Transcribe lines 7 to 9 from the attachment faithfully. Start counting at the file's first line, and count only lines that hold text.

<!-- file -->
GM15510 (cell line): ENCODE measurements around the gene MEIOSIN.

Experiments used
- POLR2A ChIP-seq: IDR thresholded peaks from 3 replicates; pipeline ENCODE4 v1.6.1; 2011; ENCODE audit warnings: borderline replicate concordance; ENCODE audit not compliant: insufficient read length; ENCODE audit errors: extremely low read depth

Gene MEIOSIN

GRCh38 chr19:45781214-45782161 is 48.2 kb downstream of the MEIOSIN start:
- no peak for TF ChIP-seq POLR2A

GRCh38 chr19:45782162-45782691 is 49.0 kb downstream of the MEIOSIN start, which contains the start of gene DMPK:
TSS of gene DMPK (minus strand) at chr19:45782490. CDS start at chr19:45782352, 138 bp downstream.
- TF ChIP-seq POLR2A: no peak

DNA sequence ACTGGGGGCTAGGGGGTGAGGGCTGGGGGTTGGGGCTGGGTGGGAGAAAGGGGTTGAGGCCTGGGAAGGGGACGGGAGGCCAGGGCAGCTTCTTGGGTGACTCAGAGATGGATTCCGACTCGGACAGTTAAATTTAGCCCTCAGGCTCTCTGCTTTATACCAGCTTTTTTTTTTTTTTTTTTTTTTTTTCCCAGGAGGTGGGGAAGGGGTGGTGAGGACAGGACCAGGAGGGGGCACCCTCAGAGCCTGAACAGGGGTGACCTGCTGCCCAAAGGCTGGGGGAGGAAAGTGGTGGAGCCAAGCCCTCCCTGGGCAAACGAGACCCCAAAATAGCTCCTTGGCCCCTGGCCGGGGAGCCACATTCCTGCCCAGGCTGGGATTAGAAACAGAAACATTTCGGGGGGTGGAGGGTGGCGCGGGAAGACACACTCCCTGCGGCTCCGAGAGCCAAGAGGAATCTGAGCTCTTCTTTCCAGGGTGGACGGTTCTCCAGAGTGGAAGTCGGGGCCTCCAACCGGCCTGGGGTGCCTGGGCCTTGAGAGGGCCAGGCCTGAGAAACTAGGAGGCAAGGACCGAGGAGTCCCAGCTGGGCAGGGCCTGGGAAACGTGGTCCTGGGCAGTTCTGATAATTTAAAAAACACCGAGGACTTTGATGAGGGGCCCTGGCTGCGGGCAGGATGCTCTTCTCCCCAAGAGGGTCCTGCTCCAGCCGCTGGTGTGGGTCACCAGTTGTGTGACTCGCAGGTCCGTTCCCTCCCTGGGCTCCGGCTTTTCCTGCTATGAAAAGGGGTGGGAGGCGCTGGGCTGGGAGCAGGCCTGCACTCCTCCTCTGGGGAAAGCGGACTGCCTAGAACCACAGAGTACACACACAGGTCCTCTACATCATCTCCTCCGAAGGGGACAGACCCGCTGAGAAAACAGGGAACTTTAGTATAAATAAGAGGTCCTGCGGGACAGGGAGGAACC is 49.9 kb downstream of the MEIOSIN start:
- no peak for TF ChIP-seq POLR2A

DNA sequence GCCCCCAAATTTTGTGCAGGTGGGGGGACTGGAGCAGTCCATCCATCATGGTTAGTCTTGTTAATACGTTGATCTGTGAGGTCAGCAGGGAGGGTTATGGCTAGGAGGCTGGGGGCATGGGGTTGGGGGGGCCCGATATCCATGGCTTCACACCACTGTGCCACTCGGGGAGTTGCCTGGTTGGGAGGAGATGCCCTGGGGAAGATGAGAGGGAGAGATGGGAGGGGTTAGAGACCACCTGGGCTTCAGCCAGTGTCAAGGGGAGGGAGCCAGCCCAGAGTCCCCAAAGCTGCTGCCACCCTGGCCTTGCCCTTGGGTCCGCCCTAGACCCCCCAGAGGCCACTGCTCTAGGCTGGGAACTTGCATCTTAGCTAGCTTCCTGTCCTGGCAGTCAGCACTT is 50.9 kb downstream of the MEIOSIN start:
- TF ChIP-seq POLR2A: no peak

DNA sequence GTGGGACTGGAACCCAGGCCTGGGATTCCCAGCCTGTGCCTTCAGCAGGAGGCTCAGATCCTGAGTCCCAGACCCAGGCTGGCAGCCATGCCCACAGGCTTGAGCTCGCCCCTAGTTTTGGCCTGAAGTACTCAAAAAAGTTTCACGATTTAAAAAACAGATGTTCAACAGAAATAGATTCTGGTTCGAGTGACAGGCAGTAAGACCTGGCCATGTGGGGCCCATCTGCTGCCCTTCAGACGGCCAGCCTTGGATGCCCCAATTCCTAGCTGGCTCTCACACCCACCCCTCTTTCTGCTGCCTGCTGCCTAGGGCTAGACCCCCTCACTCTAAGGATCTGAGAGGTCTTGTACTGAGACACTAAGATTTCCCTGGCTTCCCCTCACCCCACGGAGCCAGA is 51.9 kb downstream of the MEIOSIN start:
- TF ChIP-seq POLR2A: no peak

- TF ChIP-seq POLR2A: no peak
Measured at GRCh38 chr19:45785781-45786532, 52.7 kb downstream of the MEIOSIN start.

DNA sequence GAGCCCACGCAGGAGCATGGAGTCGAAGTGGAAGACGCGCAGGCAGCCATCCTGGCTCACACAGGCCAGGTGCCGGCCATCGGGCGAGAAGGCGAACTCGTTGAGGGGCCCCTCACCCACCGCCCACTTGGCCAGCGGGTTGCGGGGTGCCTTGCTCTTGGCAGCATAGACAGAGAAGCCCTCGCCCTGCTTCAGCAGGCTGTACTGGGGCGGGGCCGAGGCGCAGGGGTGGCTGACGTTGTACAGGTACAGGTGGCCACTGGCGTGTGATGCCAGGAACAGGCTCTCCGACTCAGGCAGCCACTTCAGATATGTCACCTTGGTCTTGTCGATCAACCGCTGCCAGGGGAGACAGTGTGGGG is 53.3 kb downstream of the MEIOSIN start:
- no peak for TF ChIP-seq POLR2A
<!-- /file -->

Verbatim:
GRCh38 chr19:45782162-45782691 is 49.0 kb downstream of the MEIOSIN start, which contains the start of gene DMPK:
TSS of gene DMPK (minus strand) at chr19:45782490. CDS start at chr19:45782352, 138 bp downstream.
- TF ChIP-seq POLR2A: no peak